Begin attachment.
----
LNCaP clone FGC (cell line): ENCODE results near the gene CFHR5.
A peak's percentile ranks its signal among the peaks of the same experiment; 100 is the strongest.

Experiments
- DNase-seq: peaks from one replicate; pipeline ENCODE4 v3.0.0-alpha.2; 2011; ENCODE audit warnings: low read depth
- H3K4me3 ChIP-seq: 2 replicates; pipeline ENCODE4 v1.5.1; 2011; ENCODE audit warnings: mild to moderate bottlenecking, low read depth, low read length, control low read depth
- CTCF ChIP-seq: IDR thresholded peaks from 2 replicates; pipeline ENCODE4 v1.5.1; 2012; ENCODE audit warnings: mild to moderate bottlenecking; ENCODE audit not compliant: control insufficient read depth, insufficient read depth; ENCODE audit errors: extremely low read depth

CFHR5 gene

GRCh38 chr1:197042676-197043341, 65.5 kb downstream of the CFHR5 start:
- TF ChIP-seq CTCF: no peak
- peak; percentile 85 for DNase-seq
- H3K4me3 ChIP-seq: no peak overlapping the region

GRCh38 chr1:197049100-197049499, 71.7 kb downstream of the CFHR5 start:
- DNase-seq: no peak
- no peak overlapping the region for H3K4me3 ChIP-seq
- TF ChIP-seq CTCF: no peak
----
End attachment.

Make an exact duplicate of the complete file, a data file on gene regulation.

LNCaP clone FGC (cell line): ENCODE results near the gene CFHR5.
A peak's percentile ranks its signal among the peaks of the same experiment; 100 is the strongest.

Experiments
- DNase-seq: peaks from one replicate; pipeline ENCODE4 v3.0.0-alpha.2; 2011; ENCODE audit warnings: low read depth
- H3K4me3 ChIP-seq: 2 replicates; pipeline ENCODE4 v1.5.1; 2011; ENCODE audit warnings: mild to moderate bottlenecking, low read depth, low read length, control low read depth
- CTCF ChIP-seq: IDR thresholded peaks from 2 replicates; pipeline ENCODE4 v1.5.1; 2012; ENCODE audit warnings: mild to moderate bottlenecking; ENCODE audit not compliant: control insufficient read depth, insufficient read depth; ENCODE audit errors: extremely low read depth

CFHR5 gene

GRCh38 chr1:197042676-197043341, 65.5 kb downstream of the CFHR5 start:
- TF ChIP-seq CTCF: no peak
- peak; percentile 85 for DNase-seq
- H3K4me3 ChIP-seq: no peak overlapping the region

GRCh38 chr1:197049100-197049499, 71.7 kb downstream of the CFHR5 start:
- DNase-seq: no peak
- no peak overlapping the region for H3K4me3 ChIP-seq
- TF ChIP-seq CTCF: no peak